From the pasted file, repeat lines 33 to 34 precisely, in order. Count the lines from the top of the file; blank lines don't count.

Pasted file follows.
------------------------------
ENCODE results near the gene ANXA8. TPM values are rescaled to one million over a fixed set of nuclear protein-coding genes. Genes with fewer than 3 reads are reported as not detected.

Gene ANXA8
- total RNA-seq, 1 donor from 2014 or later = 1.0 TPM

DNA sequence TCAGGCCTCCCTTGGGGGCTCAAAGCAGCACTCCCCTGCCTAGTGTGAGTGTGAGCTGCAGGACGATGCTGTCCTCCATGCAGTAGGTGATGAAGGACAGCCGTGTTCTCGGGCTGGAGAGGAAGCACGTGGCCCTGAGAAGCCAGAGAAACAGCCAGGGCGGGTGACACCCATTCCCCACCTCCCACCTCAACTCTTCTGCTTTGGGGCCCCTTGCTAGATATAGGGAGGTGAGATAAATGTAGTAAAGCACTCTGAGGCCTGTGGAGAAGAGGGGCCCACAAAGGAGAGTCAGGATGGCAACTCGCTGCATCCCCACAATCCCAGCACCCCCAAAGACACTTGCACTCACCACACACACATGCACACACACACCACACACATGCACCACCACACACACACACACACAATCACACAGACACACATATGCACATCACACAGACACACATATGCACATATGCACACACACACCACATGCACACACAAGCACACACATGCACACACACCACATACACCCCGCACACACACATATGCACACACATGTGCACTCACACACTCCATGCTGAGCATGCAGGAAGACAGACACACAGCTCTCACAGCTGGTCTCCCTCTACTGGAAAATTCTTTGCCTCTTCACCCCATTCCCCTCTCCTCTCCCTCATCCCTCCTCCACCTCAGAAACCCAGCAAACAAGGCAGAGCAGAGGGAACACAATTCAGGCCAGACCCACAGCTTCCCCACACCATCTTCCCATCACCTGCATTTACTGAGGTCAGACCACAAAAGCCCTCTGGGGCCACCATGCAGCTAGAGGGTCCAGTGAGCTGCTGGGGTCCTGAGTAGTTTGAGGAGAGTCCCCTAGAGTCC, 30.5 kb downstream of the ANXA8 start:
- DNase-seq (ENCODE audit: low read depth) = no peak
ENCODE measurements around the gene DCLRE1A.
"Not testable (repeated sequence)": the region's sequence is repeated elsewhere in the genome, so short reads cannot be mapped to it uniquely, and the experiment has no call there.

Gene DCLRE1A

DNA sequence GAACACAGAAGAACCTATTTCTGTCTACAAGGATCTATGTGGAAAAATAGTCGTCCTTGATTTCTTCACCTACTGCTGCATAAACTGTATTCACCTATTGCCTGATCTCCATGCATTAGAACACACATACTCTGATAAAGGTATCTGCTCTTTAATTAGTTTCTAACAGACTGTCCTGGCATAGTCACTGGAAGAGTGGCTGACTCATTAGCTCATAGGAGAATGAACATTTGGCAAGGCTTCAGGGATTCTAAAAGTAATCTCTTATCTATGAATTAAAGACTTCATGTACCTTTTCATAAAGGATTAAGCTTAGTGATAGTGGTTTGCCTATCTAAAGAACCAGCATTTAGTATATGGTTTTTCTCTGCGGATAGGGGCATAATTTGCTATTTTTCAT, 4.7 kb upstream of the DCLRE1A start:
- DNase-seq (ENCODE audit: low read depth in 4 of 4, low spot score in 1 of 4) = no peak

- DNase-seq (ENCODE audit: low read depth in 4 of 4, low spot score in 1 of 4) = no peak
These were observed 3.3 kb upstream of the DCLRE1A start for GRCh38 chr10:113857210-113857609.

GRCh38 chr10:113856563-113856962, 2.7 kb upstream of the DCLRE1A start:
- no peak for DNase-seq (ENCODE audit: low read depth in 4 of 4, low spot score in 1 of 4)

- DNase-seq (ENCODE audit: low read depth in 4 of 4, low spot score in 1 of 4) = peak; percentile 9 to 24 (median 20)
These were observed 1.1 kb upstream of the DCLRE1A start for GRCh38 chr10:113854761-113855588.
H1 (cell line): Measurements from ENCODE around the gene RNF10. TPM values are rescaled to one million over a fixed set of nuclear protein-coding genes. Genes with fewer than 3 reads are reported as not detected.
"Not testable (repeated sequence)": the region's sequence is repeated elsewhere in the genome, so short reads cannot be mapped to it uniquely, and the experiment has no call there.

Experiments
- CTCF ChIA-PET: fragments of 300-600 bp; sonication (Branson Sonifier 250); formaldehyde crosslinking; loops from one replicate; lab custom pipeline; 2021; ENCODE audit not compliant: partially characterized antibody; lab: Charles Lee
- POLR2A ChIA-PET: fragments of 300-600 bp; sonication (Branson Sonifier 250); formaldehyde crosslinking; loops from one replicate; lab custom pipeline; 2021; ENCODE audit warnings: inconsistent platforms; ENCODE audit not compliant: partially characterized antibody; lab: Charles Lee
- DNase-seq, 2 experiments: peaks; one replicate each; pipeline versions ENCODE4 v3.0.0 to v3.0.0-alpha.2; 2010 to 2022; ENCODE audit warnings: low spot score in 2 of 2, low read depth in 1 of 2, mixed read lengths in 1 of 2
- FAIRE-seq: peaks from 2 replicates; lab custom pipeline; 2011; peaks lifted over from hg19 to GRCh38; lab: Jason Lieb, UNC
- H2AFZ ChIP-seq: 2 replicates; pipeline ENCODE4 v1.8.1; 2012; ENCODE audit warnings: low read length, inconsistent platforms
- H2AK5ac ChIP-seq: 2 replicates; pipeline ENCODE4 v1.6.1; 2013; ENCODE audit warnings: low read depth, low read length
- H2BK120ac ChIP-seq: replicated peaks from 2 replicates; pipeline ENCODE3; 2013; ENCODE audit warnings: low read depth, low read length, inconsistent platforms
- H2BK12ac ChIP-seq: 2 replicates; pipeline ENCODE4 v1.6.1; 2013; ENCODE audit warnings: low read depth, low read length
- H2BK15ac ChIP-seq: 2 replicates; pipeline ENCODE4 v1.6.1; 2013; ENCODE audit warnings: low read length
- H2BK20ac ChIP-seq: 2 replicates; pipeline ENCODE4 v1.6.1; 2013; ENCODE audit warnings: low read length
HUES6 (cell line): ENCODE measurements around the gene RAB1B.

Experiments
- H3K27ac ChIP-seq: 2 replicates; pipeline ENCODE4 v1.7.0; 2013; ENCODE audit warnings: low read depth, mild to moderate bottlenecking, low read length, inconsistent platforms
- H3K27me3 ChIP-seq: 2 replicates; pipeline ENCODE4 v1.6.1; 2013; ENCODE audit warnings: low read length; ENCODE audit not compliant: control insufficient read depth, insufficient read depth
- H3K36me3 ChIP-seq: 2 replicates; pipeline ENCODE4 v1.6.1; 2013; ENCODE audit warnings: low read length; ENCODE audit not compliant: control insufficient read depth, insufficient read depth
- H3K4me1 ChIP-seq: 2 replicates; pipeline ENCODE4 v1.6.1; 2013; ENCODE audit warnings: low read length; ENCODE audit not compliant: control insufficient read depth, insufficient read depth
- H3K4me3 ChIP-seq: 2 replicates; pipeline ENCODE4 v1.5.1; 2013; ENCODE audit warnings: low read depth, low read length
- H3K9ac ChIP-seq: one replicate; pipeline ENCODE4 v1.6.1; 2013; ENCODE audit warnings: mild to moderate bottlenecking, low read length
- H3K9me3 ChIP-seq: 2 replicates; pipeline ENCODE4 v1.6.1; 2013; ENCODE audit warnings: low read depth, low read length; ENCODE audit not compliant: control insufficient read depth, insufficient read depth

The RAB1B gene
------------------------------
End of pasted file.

- H3K27me3 ChIP-seq: 2 replicates; pipeline ENCODE4 v1.6.1; 2013; ENCODE audit warnings: low read length; ENCODE audit not compliant: control insufficient read depth, insufficient read depth
- H3K36me3 ChIP-seq: 2 replicates; pipeline ENCODE4 v1.6.1; 2013; ENCODE audit warnings: low read length; ENCODE audit not compliant: control insufficient read depth, insufficient read depth